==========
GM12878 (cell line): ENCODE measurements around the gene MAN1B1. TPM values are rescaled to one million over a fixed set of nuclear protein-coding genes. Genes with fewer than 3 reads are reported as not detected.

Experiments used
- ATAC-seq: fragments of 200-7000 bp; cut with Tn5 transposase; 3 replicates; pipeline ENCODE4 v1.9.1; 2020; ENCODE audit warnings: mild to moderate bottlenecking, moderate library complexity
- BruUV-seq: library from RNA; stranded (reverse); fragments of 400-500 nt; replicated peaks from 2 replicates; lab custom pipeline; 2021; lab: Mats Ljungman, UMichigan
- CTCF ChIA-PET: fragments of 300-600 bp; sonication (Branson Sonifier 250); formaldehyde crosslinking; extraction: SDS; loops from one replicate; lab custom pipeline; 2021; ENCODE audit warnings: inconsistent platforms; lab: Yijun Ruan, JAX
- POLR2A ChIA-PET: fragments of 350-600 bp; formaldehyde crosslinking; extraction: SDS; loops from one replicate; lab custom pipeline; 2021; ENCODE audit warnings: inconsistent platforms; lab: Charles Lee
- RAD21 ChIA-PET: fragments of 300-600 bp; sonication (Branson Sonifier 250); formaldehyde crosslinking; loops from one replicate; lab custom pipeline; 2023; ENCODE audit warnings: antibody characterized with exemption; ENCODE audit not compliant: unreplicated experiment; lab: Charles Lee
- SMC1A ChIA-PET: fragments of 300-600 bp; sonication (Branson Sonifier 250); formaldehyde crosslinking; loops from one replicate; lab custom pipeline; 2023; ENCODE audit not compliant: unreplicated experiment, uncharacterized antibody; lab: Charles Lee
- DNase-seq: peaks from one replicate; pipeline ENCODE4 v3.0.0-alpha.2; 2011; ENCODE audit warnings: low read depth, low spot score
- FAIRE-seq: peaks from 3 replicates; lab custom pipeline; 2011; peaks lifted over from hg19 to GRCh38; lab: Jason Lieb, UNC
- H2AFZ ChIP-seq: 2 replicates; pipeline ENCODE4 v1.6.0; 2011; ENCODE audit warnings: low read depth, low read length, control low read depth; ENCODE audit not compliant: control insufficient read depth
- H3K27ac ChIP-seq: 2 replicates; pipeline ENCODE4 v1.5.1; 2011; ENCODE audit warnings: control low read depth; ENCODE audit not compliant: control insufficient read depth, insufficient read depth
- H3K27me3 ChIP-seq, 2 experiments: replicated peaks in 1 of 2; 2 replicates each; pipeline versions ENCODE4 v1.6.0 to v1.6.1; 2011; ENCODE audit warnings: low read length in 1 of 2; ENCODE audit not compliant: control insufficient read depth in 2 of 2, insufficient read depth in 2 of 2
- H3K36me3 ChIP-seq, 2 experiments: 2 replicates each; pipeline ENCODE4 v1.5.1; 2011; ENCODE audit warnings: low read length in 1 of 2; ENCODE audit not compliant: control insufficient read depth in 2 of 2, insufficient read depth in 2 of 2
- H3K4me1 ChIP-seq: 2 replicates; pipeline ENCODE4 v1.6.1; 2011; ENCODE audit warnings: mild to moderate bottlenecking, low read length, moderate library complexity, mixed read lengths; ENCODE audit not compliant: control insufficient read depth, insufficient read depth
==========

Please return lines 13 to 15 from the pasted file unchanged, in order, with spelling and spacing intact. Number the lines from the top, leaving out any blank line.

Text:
- H3K27me3 ChIP-seq, 2 experiments: replicated peaks in 1 of 2; 2 replicates each; pipeline versions ENCODE4 v1.6.0 to v1.6.1; 2011; ENCODE audit warnings: low read length in 1 of 2; ENCODE audit not compliant: control insufficient read depth in 2 of 2, insufficient read depth in 2 of 2
- H3K36me3 ChIP-seq, 2 experiments: 2 replicates each; pipeline ENCODE4 v1.5.1; 2011; ENCODE audit warnings: low read length in 1 of 2; ENCODE audit not compliant: control insufficient read depth in 2 of 2, insufficient read depth in 2 of 2
- H3K4me1 ChIP-seq: 2 replicates; pipeline ENCODE4 v1.6.1; 2011; ENCODE audit warnings: mild to moderate bottlenecking, low read length, moderate library complexity, mixed read lengths; ENCODE audit not compliant: control insufficient read depth, insufficient read depth